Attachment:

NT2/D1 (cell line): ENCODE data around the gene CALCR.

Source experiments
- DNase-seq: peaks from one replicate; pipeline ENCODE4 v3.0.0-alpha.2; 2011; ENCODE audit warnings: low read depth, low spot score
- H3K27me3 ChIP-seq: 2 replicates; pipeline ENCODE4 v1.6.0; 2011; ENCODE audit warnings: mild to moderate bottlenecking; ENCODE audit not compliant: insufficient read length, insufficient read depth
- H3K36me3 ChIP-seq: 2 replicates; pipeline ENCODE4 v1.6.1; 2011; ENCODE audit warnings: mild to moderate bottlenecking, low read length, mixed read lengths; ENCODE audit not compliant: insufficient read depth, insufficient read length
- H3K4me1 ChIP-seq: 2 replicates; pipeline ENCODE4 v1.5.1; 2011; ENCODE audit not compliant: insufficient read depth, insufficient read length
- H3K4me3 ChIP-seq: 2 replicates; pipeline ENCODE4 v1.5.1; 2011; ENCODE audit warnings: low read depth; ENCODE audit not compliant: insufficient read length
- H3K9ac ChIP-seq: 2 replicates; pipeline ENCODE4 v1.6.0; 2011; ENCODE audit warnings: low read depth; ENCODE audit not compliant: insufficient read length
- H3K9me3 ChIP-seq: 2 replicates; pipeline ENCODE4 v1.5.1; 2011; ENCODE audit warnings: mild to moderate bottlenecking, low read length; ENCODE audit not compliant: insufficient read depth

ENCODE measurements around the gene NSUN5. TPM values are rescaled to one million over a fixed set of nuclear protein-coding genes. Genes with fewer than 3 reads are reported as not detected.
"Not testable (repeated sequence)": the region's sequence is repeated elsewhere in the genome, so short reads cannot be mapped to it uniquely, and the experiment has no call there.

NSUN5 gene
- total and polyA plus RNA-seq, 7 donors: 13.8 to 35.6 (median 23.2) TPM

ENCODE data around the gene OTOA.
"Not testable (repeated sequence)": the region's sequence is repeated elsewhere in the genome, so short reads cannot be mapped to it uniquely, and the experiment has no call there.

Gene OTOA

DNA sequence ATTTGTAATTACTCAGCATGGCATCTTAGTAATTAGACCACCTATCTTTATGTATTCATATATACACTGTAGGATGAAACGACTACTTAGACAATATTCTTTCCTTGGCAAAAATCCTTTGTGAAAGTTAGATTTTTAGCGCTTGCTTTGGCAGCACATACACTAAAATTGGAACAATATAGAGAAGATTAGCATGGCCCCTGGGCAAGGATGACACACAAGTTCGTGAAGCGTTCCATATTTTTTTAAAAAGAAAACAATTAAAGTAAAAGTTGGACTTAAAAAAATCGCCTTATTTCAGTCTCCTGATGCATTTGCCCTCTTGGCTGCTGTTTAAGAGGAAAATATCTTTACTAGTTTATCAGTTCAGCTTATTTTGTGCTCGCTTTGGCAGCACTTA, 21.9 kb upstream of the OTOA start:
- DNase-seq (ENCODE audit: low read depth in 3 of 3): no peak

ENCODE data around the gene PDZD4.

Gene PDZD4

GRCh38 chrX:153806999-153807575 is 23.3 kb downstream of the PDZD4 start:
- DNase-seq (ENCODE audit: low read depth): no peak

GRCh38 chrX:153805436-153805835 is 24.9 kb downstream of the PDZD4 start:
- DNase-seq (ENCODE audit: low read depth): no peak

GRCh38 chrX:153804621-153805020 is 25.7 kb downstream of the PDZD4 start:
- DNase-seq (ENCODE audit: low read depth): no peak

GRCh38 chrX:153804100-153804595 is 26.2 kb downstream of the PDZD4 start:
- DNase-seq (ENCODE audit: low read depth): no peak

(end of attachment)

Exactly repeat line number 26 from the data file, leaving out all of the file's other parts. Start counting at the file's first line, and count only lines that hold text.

- DNase-seq (ENCODE audit: low read depth): no peak